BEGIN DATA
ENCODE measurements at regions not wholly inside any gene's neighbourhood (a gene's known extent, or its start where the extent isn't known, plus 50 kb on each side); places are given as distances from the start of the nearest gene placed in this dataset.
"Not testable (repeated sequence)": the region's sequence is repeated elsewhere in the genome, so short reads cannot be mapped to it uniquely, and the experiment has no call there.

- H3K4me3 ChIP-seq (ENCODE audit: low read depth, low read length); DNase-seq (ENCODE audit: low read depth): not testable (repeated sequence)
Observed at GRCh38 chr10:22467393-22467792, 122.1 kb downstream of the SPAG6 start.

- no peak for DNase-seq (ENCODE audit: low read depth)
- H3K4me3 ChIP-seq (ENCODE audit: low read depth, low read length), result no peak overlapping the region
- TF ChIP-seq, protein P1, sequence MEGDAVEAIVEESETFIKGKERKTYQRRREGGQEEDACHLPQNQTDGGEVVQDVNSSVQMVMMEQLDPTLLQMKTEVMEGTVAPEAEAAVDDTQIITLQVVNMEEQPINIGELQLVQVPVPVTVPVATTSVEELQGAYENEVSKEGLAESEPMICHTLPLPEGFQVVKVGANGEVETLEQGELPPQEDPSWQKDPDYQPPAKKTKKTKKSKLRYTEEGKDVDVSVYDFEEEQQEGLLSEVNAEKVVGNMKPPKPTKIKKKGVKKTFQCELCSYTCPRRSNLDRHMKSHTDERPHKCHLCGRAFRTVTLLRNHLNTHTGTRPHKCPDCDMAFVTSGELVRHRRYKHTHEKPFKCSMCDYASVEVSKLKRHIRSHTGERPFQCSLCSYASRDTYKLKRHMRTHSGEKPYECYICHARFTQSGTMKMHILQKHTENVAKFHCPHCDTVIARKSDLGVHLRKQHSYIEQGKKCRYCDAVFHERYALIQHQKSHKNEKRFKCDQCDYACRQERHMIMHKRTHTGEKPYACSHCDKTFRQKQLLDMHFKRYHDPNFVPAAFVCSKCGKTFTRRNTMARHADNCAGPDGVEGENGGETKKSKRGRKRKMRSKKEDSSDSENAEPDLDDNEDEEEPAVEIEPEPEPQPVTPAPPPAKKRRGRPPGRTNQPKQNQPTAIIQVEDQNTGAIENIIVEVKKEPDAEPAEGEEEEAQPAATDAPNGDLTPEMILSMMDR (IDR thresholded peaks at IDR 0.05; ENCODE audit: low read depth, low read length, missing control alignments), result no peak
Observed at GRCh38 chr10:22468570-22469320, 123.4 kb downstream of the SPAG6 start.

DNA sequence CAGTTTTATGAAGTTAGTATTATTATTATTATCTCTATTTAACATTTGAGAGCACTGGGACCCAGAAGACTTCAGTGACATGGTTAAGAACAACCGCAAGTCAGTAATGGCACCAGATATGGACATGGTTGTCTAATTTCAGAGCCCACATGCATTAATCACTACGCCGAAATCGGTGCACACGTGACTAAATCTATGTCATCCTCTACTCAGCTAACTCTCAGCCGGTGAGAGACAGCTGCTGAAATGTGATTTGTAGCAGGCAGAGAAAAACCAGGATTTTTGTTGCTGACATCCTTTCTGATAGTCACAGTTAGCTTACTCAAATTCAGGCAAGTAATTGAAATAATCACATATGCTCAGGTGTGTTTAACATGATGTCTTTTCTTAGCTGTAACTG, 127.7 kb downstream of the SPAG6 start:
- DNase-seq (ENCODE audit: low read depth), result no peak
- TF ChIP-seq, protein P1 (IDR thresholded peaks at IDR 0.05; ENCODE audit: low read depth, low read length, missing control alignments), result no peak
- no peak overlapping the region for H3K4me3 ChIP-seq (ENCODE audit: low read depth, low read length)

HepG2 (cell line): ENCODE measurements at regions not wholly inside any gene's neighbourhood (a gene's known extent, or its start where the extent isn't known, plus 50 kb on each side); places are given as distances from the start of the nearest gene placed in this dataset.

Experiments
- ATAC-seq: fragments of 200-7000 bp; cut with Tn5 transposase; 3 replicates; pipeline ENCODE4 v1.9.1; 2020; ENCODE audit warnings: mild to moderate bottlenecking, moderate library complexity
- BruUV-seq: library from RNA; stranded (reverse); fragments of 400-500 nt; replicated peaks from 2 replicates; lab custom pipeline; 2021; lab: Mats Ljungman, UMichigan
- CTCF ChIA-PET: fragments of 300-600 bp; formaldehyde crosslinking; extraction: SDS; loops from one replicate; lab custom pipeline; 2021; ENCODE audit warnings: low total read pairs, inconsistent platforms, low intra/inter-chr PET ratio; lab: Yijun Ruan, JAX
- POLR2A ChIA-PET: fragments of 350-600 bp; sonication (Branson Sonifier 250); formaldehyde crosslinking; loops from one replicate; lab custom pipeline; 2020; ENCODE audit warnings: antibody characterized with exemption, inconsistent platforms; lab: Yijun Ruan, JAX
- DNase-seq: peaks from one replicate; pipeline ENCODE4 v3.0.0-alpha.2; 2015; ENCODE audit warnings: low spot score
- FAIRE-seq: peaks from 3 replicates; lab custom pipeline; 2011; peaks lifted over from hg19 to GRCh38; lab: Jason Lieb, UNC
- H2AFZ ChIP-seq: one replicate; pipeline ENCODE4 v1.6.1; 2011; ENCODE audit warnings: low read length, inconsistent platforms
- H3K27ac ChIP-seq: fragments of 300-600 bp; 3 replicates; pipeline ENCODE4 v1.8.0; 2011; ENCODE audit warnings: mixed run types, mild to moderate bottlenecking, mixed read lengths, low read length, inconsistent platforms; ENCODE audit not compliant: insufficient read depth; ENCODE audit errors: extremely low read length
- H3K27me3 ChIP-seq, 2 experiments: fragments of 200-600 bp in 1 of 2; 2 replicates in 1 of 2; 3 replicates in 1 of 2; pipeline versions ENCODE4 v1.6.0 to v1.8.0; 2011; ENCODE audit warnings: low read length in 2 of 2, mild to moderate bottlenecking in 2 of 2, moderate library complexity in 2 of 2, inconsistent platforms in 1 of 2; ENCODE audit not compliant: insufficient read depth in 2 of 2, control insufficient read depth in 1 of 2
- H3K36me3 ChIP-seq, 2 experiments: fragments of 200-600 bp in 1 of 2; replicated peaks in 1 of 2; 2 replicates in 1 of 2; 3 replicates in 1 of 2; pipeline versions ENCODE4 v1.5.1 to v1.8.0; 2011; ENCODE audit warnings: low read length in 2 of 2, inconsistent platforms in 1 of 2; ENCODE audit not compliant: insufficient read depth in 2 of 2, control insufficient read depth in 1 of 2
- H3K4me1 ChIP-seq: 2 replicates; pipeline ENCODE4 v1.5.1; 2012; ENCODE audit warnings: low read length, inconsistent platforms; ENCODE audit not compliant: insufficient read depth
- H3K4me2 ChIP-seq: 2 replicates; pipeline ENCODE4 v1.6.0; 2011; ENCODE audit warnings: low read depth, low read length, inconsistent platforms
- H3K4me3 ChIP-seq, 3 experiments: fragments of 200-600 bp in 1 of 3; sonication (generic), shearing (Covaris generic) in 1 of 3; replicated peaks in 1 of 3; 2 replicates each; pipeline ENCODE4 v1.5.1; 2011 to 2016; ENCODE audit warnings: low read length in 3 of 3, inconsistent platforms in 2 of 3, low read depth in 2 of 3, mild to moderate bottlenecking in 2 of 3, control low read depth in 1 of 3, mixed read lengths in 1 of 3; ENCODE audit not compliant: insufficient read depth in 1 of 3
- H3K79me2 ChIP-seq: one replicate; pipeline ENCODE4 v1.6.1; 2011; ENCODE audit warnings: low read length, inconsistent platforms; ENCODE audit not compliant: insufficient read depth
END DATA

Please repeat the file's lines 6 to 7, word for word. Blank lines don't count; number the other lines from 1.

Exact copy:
- H3K4me3 ChIP-seq (ENCODE audit: low read depth, low read length), result no peak overlapping the region
- TF ChIP-seq, protein P1, sequence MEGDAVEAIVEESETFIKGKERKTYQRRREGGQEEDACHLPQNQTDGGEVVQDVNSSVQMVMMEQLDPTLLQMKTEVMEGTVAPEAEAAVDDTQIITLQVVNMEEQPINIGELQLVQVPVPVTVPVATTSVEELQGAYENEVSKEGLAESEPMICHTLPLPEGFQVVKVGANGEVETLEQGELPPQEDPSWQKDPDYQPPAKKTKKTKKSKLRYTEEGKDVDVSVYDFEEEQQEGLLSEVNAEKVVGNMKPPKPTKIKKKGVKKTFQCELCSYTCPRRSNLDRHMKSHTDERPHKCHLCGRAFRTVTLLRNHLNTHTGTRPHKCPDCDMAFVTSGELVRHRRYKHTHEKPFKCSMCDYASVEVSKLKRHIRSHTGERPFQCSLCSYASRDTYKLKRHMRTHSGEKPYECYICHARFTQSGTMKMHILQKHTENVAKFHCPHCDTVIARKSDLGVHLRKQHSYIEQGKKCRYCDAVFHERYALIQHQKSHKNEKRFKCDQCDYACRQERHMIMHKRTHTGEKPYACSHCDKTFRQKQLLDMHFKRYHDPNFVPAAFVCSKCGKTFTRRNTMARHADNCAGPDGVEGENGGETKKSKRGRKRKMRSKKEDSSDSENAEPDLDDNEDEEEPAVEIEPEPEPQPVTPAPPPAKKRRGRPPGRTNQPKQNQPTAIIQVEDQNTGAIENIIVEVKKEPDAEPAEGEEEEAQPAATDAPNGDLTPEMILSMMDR (IDR thresholded peaks at IDR 0.05; ENCODE audit: low read depth, low read length, missing control alignments), result no peak